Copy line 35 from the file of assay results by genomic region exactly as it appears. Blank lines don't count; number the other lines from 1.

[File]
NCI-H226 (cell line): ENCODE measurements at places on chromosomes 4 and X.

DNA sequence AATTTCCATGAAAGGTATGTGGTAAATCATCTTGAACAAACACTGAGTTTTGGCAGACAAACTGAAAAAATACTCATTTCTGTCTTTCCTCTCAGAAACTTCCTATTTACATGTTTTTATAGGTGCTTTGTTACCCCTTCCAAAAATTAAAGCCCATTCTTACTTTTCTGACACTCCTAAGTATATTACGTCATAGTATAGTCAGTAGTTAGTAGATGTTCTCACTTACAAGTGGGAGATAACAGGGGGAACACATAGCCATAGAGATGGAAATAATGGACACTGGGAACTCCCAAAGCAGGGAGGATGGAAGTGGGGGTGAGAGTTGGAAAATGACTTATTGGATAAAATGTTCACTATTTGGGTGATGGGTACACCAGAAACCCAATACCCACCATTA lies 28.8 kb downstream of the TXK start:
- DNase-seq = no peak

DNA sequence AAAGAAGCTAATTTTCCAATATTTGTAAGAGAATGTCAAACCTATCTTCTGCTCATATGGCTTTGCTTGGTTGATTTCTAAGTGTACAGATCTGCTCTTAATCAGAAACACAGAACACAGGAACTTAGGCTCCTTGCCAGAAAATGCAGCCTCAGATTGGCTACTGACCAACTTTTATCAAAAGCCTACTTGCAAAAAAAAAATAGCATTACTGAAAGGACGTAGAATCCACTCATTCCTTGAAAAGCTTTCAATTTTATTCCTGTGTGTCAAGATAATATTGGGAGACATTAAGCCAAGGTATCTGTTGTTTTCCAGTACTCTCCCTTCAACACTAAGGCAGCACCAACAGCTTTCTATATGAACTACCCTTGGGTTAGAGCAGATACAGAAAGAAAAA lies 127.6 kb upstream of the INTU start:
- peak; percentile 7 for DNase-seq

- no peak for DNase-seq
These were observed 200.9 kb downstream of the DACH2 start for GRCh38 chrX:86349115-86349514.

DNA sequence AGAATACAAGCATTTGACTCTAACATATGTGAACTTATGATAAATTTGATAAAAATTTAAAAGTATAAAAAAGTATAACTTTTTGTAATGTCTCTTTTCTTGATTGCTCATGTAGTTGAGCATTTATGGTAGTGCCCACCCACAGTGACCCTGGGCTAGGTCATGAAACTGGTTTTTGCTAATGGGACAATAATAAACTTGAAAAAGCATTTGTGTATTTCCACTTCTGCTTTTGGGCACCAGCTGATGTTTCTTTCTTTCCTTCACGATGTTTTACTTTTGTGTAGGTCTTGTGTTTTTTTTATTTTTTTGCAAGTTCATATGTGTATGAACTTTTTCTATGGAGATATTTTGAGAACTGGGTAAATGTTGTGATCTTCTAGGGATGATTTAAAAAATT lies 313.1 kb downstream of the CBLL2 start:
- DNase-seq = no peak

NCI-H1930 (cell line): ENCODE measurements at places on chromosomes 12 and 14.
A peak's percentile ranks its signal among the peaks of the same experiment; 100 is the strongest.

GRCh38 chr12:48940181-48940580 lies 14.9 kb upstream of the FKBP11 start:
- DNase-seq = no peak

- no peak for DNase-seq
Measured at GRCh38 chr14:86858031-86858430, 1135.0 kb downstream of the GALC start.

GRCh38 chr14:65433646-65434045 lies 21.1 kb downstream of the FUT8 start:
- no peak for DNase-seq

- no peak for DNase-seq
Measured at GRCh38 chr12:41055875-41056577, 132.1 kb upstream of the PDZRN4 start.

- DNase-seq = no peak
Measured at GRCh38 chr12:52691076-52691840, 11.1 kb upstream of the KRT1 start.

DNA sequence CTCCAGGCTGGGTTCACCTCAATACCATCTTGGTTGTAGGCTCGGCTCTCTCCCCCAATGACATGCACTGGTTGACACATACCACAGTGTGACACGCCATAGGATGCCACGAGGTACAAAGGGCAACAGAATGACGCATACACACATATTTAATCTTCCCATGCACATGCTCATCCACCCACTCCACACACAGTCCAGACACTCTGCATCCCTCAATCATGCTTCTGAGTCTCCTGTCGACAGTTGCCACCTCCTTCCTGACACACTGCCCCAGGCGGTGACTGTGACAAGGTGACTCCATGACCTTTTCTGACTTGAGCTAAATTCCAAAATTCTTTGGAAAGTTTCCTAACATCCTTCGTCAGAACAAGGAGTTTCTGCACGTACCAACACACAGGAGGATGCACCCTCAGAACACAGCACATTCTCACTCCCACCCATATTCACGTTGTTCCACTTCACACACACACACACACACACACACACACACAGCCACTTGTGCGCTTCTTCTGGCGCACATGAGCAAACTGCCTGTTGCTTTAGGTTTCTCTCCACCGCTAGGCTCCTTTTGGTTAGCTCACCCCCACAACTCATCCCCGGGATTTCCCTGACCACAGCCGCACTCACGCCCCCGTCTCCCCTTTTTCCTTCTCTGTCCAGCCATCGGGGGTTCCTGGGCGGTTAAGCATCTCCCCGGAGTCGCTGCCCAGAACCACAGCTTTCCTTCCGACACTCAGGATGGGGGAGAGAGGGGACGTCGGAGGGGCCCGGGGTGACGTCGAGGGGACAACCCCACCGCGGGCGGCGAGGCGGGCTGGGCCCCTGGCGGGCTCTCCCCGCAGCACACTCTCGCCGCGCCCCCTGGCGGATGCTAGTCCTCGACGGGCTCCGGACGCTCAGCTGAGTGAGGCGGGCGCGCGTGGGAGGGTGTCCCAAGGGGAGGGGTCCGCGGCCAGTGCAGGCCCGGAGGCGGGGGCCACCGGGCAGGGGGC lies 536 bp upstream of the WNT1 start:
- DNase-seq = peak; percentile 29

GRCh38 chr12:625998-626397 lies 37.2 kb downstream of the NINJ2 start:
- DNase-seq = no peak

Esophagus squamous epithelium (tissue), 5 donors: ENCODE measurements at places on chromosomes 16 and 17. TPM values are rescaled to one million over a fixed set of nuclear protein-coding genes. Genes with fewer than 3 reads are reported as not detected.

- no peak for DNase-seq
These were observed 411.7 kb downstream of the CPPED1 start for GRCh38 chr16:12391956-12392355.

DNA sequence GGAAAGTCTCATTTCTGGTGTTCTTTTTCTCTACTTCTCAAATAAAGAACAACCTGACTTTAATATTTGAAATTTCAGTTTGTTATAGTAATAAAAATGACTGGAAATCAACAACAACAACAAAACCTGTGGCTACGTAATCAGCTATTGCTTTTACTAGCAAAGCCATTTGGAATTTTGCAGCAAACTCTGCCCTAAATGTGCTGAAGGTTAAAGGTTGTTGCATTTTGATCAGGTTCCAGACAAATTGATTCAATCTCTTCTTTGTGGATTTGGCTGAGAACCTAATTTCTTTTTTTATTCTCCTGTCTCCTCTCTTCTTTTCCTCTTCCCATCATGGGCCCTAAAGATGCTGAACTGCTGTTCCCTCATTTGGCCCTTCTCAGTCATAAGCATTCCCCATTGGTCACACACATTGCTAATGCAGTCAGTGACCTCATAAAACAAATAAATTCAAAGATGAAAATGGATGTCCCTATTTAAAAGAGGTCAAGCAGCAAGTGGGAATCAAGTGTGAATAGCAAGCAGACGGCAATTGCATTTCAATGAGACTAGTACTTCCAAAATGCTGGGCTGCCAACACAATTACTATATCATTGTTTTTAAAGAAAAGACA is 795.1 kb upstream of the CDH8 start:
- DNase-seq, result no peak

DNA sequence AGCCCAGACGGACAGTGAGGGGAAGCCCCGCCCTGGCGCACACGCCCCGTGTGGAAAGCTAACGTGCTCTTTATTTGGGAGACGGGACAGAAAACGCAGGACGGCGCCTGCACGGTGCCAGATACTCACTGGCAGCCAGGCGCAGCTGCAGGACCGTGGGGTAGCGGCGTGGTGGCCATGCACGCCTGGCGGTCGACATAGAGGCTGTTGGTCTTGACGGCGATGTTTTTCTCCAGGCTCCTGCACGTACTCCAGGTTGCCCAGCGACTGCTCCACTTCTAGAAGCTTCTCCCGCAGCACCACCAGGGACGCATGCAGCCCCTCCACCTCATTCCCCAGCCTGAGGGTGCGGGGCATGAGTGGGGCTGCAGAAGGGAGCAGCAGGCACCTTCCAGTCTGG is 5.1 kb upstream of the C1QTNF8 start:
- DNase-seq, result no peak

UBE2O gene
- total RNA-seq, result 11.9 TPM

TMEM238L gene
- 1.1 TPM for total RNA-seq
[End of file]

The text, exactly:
TMEM238L gene